As the immunology biologics market gets even more crowded, drugmakers are eyeing new indications to expand their reach. Now, Novartis’ Cosentyx and Eli Lilly’s IL-17A rival med Taltz have rolled out detailed data in non-radiographic axial spondyloarthritis.
In an analysis required by European regulators, Cosentyx helped significantly reduce disease activity in 42.2% of patients at week 16, versus 29.2% for placebo, according to data presented at the American College of Rheumatology annual meeting. This primary endpoint is measured by ASAS40, which is a common scoring system that entails an improvement of at least 40% on several aspects of the disease.
As for Taltz, Lilly showed as many as 40% of Taltz patients achieved ASAS40 response, compared to 19% with placebo. And by the 52-week mark, the number was 31% for Taltz.
Novartis has already submitted the data to the EMA for approval in non-radiographic axial spondyloarthritis, also known as nr-axSpA. As for the FDA, the U.S. agency requires 52-week data, which the company has previously said are also positive for a filing by year-end.
“The Prevent study showed clinically significant outcomes as early as week three, and these were maintained up to one year for patients treated with Cosentyx,” Atul Deodhar, lead author for both Cosentyx’s Prevent trial and Taltz’s Coast-X study, said in a statement on Tuesday.
Novartis has yet to release its one-year data, but Eric Hughes, global development unit head of immunology, hepatology and dermatology at Novartis, told FiercePharma that it’s expecting the drug’s level of efficacy to sustain into 52 weeks.
“We’ve seen across all our studies a very robust maintenance of response,” he said. “We have data out to five years in AS, in PsA and psoriasis.” Given Cosentyx’s response is maintained in all those disease areas, Hughes said Novartis expects to show exactly how nr-axSpA is the same in details in future presentations.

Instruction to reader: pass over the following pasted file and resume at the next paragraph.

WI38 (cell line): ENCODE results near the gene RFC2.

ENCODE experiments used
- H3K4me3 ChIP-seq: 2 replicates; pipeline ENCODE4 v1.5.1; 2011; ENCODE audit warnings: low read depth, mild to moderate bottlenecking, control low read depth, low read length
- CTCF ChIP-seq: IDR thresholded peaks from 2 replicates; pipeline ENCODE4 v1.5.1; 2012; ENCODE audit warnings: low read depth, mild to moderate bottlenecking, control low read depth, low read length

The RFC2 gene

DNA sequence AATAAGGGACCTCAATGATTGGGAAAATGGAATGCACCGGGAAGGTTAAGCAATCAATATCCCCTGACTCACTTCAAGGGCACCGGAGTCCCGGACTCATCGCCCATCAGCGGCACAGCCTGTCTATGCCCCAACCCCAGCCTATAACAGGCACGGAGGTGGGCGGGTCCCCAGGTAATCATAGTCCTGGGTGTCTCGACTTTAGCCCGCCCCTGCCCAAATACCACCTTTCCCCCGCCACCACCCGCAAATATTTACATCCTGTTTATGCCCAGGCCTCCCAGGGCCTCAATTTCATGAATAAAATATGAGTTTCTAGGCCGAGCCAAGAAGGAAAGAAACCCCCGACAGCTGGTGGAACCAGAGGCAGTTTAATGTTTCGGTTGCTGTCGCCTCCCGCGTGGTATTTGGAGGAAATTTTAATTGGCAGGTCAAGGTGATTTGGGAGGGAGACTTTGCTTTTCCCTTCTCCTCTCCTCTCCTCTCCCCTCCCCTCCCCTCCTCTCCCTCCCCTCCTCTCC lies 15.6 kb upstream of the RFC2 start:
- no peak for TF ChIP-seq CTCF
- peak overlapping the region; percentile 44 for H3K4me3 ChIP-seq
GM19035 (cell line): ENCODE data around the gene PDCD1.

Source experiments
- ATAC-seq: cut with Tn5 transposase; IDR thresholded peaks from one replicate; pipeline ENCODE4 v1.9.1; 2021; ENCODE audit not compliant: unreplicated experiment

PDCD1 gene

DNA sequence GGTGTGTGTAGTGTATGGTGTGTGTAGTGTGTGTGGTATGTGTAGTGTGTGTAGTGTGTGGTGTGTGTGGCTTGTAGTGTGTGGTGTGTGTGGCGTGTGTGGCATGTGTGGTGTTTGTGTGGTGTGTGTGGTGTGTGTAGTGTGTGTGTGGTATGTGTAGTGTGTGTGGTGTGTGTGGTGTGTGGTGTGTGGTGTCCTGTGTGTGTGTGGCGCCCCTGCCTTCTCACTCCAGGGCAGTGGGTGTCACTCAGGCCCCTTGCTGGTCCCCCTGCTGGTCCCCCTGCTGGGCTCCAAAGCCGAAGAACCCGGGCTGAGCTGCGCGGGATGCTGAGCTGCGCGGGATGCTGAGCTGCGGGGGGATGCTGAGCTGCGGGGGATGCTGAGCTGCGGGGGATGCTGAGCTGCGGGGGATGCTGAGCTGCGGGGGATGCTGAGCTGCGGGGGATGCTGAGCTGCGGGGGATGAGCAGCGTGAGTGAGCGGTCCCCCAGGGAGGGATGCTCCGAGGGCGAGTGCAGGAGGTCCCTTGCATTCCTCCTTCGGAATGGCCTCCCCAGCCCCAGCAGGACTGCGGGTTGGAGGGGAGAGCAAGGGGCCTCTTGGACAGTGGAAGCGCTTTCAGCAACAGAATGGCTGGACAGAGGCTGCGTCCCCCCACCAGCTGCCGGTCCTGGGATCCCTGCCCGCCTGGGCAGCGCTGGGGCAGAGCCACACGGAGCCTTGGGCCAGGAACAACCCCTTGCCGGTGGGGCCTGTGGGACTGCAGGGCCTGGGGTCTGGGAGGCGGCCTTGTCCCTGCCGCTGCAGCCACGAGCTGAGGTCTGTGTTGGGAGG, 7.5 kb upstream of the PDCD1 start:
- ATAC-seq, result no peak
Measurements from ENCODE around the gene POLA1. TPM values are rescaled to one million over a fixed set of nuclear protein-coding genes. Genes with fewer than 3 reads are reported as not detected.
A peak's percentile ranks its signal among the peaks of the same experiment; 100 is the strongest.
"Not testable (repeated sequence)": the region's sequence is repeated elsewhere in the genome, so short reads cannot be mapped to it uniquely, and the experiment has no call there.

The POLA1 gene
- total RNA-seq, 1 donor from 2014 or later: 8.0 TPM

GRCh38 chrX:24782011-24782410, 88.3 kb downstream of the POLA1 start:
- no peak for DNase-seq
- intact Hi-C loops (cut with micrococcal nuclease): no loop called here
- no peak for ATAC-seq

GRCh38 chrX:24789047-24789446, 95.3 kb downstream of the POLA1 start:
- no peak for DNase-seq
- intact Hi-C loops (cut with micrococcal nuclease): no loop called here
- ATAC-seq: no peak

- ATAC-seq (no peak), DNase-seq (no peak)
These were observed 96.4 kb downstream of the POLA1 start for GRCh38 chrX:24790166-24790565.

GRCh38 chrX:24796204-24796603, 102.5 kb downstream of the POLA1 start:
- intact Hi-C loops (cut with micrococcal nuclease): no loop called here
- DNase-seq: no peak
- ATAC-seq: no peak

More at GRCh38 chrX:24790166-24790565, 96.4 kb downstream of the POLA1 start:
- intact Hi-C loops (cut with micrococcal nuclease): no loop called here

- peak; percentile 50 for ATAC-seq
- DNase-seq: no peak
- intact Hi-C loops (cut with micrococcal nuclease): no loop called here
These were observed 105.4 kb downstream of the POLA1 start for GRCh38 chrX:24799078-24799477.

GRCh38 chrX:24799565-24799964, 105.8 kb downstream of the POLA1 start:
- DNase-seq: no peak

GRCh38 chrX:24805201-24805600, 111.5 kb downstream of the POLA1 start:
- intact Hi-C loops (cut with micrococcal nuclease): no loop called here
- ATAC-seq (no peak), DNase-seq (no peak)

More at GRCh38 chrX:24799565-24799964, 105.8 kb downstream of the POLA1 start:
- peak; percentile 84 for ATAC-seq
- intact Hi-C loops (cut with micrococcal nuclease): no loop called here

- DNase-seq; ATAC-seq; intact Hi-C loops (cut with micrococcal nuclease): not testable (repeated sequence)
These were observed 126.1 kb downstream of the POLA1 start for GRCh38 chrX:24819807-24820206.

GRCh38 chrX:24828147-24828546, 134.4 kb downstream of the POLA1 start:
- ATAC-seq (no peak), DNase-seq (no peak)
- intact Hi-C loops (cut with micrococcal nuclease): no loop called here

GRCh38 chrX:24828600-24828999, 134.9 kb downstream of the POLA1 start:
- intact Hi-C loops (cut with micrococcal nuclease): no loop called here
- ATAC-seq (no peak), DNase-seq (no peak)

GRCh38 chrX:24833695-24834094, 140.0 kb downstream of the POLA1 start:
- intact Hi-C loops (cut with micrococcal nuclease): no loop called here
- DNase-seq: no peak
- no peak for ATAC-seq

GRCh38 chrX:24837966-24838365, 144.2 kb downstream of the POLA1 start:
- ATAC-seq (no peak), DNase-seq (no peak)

After its initial FDA nod in plaque psoriasis, Cosentyx has since added ankylosing spondylitis (AS) and psoriatic arthritis (PsA) to its label. And Taltz matched up all those indications with a green light in AS in August. If approved, nr-axSpA could be both drugs’ fourth indication, with Taltz now slightly ahead in the U.S. regulatory process. The disease is generally considered as an early stage of AS. It’s called non-radiographic because unlike AS, its inflammatory damage isn’t visible on x-rays.
Currently, nonsteroidal anti-inflammatory drugs (NSAIDs) are widely used for nr-axSpA. Patients in both the Prevent and Coast-X trials had previously had inadequate responses to at least two different NSAIDs and they were also on background NSAIDs during the trial.
In March, UCB’s anti-TNF antibody Cimzia became the first drug FDA specifically approved for nr-axSpA. But that drug carries a boxed warning about the increased risk of serious infections.
Hughes touted Prevent as the largest study of a biologic in nr-axSpA. Cimzia’s approval came from a trial of 317 patients, Taltz’s Coast-X involved 303 patients, while Cosentyx’s Prevent enrolled 555.
“We believe the durability of Cosentyx’s response is very strong,” Hughes said. “Not only have we had a good response […] we anticipate that there will be a long-lasting treatment response.” Novartis intends to prove its case as the Prevent trial is entering a two-year extension phase.
Cosentyx and Taltz have been battling it out in psoriasis, psoriatic arthritis and ankylosing spondylitis. Both are growing sales at double digits. Cosentyx, boasting a head start in all three indications, racked up $2.59 billion in the first nine months, up 30% year over year. Meanwhile, sales of Taltz jumped 50% during the same period and reached $946 million. But more biologics are entering the space, such as AbbVie’s recently approved Skyrizi.